(Courtesy of Perry Bergson, The Brandon Sun) — The Brandon Wheat Kings prospects camp turned out to be a nice chance for four members of Canada’s western entry in the world ball hockey championship to get some training in.

Goalie Cole Plowman, forwards Brett Hyland and Owen Weihs and defenceman Tyler Teasdale will all attend the annual event, which will be held this year in Prague, Czech Republic from June 21 to July 1. All but Hyland are Manitobans who can trace their involvement in the sport to a single team that was formed a couple of years ago as a chance for some buddies to get together and played in the Winnipeg ball hockey league.

“It’s kind of surreal honestly,” Plowman said. “You think of ways that you can represent your country, and ball hockey isn’t one that you think of at the beginning.”

Last year, Seattle Thunderbirds prospect Conner Roulette told them he knew the guy who coached Team Manitoba, so they attended some practices and all made the squad.

“It was mainly just about having fun,” Weihs said. “It wasn’t a very competitive league and then all of a sudden a couple of my friends brought up ‘Hey, what about Team Manitoba ball hockey?’ so we said ‘Why not?’”

At nationals, the Manitoba Grasshoppers tied their first game, and then won twice to finish atop their pool. That propelled them into the final, where they beat Withrow Park 5-2 to become national champs.

“It was really cool,” Plowman said. “We tied our first game, and we were like ‘Oh, OK, this is going to be pretty hard.’ After that we just ran with it and killed it and won, which is super sick. Five or six of our players got asked to play with Team Canada.”

It was Manitoba’s first-ever gold in the event.

Canada will actually send two squads to ball hockey worlds, with one from Western Canada and one from Eastern Canada.

Team Canada West is primarily 2003-born players who either already have or will turn 16 this year, along with one 2004-born player.

The other Manitobans are forwards Dawson Pasternak, whose WHL rights are held by the Portland Winterhawks, Nate Goodbrandson (Everett Silvertips), plus defenceman Rory Neill (Calgary Hitmen).

Teasdale has played the sport for five years, and will patrol the blue-line like he does in ice hockey.

“I’m really excited,” Teasdale said. “It’s my first time ever going to Europe so it should be really fun.”

While ball hockey and ice hockey are offshoots of the same game, the change in playing surface creates some major differences.

“When you skate, you can glide at points too but running is just running,” Weihs said. “If you want to go the other way, you can’t really glide. You have to stop and run back.

For the netminder Plowman, the biggest challenge in switching from playing on ice to cement is lateral movement, because goal pads simply don’t react the same way on a floor. A neat innovation will help with that issue.

“The cool thing is that my coach for Manitoba is actually giving me his pads, which have little plastic balls on the inside so that I can actually slide on concrete, which is super cool,” Plowman said. “Other than that, even in net it’s a lot of cardio.”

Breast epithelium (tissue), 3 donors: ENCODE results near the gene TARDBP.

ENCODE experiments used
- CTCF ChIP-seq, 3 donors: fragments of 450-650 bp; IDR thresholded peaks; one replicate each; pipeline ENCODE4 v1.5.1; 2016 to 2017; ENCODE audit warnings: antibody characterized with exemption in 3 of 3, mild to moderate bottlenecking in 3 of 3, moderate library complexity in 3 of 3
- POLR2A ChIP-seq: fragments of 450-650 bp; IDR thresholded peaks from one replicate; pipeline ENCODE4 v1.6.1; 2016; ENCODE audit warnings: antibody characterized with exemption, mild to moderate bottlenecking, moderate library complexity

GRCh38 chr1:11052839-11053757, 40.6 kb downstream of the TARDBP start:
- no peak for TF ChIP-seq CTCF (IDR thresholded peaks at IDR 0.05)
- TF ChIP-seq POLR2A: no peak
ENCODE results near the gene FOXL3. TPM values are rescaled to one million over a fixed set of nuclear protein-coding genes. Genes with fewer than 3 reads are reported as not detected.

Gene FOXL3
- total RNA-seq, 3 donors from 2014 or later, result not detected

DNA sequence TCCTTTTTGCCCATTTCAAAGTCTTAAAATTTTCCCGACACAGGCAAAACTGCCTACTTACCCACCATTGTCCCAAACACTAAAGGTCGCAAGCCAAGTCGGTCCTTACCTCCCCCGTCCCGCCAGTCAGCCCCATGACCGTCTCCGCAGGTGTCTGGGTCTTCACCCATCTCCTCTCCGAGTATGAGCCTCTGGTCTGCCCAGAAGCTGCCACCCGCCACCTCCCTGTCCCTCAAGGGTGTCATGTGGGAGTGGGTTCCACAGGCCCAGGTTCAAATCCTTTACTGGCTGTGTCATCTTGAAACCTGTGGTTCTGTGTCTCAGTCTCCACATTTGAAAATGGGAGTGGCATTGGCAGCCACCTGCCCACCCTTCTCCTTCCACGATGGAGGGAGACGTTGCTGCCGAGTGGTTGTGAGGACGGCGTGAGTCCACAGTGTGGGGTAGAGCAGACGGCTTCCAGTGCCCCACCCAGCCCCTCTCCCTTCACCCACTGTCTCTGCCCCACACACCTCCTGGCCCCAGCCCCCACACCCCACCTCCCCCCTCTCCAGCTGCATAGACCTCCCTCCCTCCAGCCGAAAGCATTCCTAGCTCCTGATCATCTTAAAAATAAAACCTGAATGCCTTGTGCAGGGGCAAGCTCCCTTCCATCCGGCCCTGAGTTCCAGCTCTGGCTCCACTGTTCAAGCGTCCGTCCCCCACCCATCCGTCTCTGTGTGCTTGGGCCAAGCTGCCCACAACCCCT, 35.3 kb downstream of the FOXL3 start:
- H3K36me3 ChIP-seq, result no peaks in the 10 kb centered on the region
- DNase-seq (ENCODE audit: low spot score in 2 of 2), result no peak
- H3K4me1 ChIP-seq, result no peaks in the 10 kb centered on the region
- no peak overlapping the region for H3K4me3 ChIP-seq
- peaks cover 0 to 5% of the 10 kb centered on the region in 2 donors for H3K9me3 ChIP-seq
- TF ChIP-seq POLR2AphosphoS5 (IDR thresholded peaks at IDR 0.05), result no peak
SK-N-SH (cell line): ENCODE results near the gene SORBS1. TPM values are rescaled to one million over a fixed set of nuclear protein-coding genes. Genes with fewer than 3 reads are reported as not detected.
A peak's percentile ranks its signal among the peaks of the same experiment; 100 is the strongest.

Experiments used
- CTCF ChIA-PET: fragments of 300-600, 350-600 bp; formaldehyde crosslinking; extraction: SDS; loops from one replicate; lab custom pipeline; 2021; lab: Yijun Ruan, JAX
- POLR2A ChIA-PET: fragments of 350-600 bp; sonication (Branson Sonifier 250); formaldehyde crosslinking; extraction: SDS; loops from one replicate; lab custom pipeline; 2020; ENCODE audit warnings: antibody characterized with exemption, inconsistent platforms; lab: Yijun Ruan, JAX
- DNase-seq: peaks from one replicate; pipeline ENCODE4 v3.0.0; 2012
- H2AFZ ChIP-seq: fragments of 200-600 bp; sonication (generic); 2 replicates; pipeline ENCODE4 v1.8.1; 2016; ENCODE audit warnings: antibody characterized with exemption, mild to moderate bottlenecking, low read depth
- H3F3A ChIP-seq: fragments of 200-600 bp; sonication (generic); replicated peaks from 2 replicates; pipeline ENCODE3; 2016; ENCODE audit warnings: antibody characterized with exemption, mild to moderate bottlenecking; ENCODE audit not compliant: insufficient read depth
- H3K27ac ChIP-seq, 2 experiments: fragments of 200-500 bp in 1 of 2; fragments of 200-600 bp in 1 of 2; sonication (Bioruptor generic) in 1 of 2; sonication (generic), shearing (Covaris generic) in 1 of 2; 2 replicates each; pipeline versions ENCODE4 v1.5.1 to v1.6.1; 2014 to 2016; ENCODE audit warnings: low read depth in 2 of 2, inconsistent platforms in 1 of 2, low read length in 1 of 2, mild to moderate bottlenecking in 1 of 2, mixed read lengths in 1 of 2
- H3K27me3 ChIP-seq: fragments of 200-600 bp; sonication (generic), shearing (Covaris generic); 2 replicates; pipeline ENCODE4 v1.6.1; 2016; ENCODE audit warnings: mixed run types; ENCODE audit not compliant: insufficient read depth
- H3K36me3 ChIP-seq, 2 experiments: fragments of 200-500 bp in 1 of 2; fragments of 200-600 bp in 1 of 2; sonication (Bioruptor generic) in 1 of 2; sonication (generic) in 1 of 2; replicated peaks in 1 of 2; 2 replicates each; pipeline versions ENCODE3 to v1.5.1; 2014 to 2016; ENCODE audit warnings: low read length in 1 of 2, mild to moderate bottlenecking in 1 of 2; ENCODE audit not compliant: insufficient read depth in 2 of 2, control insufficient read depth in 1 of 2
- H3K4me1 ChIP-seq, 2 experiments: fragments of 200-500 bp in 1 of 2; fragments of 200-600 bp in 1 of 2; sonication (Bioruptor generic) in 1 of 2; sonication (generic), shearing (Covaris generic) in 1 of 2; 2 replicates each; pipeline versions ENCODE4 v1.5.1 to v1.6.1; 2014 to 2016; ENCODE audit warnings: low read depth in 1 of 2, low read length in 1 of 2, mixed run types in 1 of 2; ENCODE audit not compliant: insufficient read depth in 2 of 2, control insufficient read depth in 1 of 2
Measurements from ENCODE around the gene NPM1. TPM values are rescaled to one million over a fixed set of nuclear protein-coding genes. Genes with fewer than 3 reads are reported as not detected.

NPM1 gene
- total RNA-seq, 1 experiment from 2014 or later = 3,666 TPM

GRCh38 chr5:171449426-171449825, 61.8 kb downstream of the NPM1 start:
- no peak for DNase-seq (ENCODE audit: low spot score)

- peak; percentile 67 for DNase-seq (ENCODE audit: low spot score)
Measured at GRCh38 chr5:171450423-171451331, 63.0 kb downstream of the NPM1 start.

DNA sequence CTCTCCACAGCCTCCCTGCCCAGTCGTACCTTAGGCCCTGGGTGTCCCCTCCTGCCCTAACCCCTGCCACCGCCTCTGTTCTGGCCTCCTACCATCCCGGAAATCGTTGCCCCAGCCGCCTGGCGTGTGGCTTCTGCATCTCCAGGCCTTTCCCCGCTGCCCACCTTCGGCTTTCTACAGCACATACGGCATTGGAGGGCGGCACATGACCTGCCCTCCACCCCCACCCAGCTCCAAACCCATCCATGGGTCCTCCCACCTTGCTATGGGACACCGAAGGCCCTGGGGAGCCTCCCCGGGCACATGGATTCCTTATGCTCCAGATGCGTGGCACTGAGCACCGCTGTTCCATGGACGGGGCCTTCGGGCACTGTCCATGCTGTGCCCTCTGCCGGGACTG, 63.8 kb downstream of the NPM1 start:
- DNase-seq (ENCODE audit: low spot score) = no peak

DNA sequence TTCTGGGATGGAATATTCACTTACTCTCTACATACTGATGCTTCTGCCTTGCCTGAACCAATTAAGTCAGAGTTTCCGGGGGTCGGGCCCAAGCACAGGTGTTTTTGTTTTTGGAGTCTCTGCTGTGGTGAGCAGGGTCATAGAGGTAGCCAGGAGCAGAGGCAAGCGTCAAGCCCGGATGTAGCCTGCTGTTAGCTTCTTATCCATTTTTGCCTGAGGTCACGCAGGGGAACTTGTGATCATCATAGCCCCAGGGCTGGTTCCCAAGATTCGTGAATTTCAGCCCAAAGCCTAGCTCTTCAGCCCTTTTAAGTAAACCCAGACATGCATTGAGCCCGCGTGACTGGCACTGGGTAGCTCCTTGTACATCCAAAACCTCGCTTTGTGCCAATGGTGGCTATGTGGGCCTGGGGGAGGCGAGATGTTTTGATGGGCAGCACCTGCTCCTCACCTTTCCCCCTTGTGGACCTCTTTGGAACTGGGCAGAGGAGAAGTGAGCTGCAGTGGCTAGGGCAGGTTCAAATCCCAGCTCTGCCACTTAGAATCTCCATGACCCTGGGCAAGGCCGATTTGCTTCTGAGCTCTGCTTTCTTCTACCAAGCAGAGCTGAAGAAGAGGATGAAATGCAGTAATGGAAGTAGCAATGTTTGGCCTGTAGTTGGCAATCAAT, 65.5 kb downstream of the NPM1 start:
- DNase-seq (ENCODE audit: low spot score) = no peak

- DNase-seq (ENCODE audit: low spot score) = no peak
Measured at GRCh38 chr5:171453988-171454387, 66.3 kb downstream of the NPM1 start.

He said it was about 40 C in one of the arenas they played in last summer, so heat can be an issue.

The team hasn’t been able to practise since they are spread across Western Canada, so they will meet early in Prague to get some work in together.

Wheat Kings camp gave the three Manitobans the opportunity to touch base with the Albertan, Hyland.

Three years ago, Hyland’s buddy said he liked the sport, which offered some good off-season conditioning. He was also scouted at nationals and earned a spot on the squad.

“For ball hockey not being a big thing and just doing it for the fun, and now I’m going to Europe to play it and I love it,” Hyland said. “It’s fun. It does everything I need for hockey.”

The Edmonton product has also discovered that the crossover aspects of the game, plus the cardio workout of ball hockey, helps his fitness.

“It’s basically just get out there and use your skill and use your speed,” Hyland said. “It really gets your heart rate up and is tiring so it works on your conditioning.”

While the level of competition they’ll face is a bit of an unknown, all four have set high expectations.

“We’re going there to win for sure,” said Plowman, whose father Mark grew up in Brandon and whose grandparents still live here. “We know that the Slovaks will be good because they were in the final last year and they had a ton of 15-year-olds who are in the program this year. That’s our first game, so we know we’re going to have a tough go.”

Teasdale agreed.

“We’ve got a lot of good guys on the team,” Teasdale said. “I think we should win gold.”

They’re also excited about the entire opportunity, including the travel.

“It’s going to be really exciting, especially with that group of guys,” Weihs said. “I think we can go down there and make a statement by possibly winning worlds. I hope we do that, and I hope we have a great life experience as well.”

For Hyland, who like the others never could have imagined the opportunity, every bit of it is a grand adventure.

“I can’t say too many kids my age get to go to Europe to play ball hockey,” Hyland said. “That’s going to be so much fun. I can’t wait. I’m just fortunate to be on that team.”

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